A high incidence of child trafficking has been reported from Bihar in the latest National Crime Records Bureau (NCRB) Report which puts the rate, at over one per day, among the highest in the country. According to the NCRB figures, the state ranked third just behind Rajasthan and West Bengal in 2017 when 362 boys and 33 girls below 18 years of age were rescued from the clutches of traffickers.
Out of these 395 children, 366 were put into forced labour, the NCRB report says, adding that Rajasthan topped the list in the country with 886 cases of child trafficking during the period followed by West Bengal with 450.
The report, released in October last, also says that Bihar police registered 121 FIRs in 2017 against traffickers but could not file a single charge-sheet, thus resulting in zero conviction in trafficking cases.
The NCRB report called Crime in India presents annual statistics of various crimes recorded in the country in a given year. The report is released every year usually but this time, it has been issued almost after two years.
Asked about the number of FIRs and charge-sheets being far less than the reported cases, Additional Director General of Police (CID) Vinay Kumar said, “if a child is trafficked from Bihar to any other state, the case gets lodged in the latter. Police rescue the child from the other state and bring him or her back”.
Moreover, he said the data collated in the NCRB report is based on inputs provided by the police only once during the compilation and that there was a need for “a system to feed real-time data”.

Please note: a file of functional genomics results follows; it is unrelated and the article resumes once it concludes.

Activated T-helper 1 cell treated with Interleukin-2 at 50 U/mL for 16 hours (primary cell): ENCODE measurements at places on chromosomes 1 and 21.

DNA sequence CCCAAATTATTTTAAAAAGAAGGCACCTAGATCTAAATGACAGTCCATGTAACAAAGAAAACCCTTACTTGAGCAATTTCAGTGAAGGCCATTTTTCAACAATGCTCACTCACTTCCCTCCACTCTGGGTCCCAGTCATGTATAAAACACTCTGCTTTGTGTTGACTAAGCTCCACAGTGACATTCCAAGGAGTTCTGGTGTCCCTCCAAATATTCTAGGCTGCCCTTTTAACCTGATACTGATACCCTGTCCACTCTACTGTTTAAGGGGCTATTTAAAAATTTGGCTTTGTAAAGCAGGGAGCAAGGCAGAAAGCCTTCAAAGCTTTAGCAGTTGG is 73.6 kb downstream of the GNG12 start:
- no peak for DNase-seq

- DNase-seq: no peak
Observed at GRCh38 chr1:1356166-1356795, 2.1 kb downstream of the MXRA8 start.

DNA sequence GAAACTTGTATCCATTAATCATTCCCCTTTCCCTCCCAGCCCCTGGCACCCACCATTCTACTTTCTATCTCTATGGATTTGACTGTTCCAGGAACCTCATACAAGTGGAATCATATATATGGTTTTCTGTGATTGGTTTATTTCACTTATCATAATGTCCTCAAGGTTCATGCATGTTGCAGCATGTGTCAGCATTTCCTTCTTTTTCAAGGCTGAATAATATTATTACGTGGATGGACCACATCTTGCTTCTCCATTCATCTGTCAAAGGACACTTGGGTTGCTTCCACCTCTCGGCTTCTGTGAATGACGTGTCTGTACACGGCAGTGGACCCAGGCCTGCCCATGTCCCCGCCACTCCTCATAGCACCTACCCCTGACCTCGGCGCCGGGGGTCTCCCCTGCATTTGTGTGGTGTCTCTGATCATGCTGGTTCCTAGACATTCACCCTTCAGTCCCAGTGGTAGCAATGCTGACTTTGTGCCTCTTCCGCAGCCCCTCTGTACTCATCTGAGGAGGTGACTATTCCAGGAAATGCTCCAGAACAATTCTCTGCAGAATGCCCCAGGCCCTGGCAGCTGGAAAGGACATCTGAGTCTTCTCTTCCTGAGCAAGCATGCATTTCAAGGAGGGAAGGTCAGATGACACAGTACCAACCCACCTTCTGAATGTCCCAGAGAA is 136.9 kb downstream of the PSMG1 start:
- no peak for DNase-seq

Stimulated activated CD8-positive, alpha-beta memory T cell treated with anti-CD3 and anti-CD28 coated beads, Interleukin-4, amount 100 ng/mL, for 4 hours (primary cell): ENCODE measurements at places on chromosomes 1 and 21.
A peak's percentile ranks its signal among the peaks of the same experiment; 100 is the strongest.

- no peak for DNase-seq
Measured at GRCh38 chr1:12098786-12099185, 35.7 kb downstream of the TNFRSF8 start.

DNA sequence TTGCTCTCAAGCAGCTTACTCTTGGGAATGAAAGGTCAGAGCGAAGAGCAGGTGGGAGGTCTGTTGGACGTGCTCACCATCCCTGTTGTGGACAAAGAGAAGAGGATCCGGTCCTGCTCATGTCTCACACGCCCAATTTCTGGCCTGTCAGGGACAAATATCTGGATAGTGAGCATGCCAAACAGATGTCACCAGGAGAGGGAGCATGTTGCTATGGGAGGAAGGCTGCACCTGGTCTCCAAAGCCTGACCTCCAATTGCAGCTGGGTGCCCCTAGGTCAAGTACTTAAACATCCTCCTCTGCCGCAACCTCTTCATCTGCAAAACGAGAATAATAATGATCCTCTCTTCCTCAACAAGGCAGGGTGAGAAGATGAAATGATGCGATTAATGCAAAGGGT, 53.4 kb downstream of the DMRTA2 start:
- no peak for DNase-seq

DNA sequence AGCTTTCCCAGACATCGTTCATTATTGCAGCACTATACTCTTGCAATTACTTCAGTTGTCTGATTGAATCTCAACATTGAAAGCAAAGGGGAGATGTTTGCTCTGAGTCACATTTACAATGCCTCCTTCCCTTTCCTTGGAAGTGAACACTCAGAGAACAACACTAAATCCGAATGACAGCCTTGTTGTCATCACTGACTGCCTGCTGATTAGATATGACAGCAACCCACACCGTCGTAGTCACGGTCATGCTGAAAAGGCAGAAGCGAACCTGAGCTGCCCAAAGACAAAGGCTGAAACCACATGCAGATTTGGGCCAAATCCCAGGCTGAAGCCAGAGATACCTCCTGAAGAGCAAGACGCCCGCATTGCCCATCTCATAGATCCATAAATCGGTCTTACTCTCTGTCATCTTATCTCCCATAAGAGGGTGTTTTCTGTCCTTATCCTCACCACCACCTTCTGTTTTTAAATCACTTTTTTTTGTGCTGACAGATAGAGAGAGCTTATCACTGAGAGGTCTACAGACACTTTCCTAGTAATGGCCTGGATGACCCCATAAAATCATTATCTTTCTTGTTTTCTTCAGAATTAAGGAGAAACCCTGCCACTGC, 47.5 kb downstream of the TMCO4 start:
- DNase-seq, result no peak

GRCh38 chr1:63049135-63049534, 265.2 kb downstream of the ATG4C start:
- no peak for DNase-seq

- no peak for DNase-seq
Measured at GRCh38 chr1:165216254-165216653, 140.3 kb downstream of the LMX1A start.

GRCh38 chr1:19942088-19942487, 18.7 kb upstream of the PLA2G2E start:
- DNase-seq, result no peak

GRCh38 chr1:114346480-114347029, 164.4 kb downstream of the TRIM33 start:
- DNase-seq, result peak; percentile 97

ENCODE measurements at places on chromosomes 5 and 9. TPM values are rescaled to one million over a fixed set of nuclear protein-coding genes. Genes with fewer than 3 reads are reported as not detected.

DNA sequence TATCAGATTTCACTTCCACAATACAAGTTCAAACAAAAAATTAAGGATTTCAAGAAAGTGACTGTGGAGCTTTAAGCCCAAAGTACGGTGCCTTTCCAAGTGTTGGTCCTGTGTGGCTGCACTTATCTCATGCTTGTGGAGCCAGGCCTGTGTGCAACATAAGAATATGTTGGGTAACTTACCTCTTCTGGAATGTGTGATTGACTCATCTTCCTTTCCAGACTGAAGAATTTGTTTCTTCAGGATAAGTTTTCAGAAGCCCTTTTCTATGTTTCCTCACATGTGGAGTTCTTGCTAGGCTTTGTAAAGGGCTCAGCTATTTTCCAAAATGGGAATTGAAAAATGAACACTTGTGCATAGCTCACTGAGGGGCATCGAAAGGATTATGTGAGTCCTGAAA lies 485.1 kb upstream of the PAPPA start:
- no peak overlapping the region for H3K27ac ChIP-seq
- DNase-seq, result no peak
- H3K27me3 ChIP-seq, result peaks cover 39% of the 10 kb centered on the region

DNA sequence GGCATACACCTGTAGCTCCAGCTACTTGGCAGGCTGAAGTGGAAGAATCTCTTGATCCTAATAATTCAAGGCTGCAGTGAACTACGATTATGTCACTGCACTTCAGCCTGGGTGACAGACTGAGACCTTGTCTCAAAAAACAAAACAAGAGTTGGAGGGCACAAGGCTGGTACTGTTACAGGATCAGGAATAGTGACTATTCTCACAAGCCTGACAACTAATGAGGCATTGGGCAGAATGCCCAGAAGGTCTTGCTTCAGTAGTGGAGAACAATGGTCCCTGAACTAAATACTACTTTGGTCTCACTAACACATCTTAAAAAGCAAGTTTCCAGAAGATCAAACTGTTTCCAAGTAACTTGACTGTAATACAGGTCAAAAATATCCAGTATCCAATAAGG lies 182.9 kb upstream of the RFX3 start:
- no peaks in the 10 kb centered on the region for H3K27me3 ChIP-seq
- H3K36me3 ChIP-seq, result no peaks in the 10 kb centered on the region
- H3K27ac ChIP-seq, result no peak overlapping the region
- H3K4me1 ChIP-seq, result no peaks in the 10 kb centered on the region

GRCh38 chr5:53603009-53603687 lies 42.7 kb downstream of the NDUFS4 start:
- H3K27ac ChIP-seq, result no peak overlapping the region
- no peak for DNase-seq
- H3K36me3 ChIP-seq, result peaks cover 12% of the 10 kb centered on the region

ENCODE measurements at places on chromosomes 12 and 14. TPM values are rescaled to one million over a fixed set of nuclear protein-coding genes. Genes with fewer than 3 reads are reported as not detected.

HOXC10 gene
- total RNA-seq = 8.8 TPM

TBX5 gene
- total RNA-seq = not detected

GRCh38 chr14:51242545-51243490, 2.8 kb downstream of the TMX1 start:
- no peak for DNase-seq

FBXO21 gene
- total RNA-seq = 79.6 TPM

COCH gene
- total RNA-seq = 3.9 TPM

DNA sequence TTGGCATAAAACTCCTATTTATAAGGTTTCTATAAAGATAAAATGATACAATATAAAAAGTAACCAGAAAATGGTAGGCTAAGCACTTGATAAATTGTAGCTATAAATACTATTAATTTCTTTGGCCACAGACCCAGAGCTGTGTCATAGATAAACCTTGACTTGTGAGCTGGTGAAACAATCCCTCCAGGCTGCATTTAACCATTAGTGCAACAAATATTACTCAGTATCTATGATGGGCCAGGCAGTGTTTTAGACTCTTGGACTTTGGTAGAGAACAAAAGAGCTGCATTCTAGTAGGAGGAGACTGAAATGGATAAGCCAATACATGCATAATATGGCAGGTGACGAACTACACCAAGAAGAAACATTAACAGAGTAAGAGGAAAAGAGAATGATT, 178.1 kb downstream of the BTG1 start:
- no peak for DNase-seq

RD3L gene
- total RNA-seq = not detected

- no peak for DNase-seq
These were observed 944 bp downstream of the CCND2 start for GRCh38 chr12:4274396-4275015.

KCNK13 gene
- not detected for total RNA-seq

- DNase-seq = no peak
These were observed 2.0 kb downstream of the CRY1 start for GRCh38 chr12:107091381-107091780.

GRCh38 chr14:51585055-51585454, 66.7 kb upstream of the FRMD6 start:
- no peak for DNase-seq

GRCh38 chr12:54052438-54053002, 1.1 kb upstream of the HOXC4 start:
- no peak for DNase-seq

“Work is on to implement online Crime and Criminal Tracking Network and Systems in the state, which would serve the purpose”, he added.
Asked about measures taken to rehabilitate a rescued child, the ADGP (CID), who counts “poverty and illiteracy” as the two primary factors responsible for child trafficking, said “the state’s labour and social welfare departments have come out with a slew of schemes specifically for such juveniles”.
Moreover, the state also has in place a “Child Labour Tracking System” which keeps a track of a rescued child till he/she attains 18 years of age. Their rehabilitation is ensured with the help of funds from the state government while the labour department comes out with “skill development” programmes.
However, Suresh Kumar, who runs a Patna-based NGO Centre Direct rues that “poverty, involvement of huge money and weaknesses in prosecution” have contributed to child trafficking becoming a huge problem in the state.
Kumar, who claims to have been involved in rehabilitation of more than 500 children rescued from Jaipur since 2014, added “the prosecution is very weak in cases of human trafficking because cases are of inter-state nature and there is no mechanism for coordination among the states to deal with such cases and hence traffickers often get away with impunity”.